From USA Today:
With the slumping economy consumers are paying closer attention to just what it is they’re paying for - from groceries and personal items to electronics and furniture – shoppers are weighing the value of their purchases before making a decision. But what about after that purchase has been made? Consumers are turning to their credit card and banking companies for assistance in resolving fraudulent charges, overcharges, and viable charges made against unreceived goods and services.
So what can consumers do when they find a charge on their credit card statement for something they didn’t buy, didn’t intend to buy, or did buy and didn’t receive? More on this from USA Today:
While it’s not always possible to avoid credit card disputes, here are some tips for dealing with them:
•Get promises in writing. Save receipts. For big-ticket items, also ask for written confirmation of when the item will be delivered and what services are provided as part of the purchase.
•Know the rules. The Fair Credit Billing Act gives consumers the right to dispute a credit card purchase or withhold payment for a card purchase — but only under certain conditions.
Disputes must generally be filed in writing within 60 days after the bill is sent. In certain disputes, the goods or services must cost more than $50, and the transaction must have occurred in the purchaser’s home state or within 100 miles of his or her mailing address. Although state laws vary, items bought online or by phone are generally considered purchases made where you are, Feddis says.
While disputing a charge, the card holder will not have to pay the contested amount and won’t incur interest on it. If the dispute is lost, the card company is allowed to charge interest back to the date you filed the dispute, after a standard grace period.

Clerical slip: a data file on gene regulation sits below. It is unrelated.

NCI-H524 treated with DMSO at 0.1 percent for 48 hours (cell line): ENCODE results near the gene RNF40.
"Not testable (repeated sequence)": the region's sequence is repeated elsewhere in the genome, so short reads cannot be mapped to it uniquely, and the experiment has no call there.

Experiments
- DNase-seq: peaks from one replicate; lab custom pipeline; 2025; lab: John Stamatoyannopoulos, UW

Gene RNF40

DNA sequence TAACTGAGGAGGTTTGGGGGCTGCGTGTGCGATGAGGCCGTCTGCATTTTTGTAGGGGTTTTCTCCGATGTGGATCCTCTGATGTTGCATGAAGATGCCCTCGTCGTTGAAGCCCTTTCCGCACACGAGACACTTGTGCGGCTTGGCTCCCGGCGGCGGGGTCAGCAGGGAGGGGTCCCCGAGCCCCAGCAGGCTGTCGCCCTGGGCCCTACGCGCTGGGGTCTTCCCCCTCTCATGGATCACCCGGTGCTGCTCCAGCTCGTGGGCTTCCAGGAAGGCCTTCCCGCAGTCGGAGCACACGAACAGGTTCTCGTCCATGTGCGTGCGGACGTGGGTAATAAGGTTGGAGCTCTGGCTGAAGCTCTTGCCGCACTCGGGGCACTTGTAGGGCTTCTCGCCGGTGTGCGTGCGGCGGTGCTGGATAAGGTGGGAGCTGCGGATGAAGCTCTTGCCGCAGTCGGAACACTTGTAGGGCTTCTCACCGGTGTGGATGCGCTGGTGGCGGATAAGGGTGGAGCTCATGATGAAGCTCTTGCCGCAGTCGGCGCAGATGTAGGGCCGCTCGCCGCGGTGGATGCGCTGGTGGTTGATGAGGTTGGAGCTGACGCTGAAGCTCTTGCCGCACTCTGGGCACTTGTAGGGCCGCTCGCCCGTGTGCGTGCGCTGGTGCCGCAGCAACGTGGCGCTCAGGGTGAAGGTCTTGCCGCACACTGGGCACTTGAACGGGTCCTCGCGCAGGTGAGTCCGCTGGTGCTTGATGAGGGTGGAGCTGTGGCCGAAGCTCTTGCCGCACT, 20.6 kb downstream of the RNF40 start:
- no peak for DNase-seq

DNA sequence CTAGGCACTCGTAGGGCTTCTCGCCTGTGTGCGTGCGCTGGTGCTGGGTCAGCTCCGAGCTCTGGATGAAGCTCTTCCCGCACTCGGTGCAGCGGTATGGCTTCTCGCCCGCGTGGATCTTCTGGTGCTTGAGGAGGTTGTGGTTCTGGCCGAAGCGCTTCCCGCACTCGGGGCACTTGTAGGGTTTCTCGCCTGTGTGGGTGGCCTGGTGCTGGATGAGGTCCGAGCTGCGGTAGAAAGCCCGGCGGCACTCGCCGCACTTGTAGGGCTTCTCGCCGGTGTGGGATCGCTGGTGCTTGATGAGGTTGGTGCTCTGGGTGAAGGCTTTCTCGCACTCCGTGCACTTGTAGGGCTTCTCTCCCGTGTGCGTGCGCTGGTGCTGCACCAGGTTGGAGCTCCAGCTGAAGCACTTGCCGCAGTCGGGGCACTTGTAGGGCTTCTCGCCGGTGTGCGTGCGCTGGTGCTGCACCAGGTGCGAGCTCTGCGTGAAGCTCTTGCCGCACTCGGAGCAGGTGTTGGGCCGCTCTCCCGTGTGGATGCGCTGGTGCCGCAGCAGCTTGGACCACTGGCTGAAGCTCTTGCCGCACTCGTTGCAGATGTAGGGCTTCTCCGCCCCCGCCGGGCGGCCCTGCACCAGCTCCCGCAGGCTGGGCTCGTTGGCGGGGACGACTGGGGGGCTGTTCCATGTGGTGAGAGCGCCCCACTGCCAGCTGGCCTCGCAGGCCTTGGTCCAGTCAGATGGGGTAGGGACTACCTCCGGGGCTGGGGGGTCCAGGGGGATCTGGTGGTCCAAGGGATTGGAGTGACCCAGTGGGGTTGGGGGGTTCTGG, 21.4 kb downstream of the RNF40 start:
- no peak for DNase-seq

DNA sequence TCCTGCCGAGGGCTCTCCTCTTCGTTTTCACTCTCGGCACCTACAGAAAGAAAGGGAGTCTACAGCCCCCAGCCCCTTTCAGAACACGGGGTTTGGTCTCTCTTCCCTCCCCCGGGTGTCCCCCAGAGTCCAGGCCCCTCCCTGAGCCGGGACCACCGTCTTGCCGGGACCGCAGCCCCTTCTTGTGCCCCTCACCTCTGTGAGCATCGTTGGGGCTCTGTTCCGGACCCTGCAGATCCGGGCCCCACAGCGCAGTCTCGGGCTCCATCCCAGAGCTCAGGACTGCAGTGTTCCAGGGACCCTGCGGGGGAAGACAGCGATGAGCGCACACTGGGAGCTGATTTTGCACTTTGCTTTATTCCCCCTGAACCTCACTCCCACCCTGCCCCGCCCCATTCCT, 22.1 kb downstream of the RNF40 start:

•File the dispute carefully. Banks classify card holders’ disputes into nearly two dozen categories, such as “merchandise not received” or “canceled recurring transaction.” But generally, if filed as an “unauthorized transaction” — as long as it is unauthorized — you’ll have more protection.
By law, liability for unauthorized credit card use is limited to $50, but most banks don’t hold the card holder responsible for even that amount. Unlike billing-error disputes, which generally must be filed in writing, unauthorized transactions can be reported over the phone. And, there’s no requirement to do so within 60 days
Read the full article, including individual cases of consumers who fought back against unfair, fraudulent, or exhorbitant charges on their credit cards, and find out how their situations have played out, here.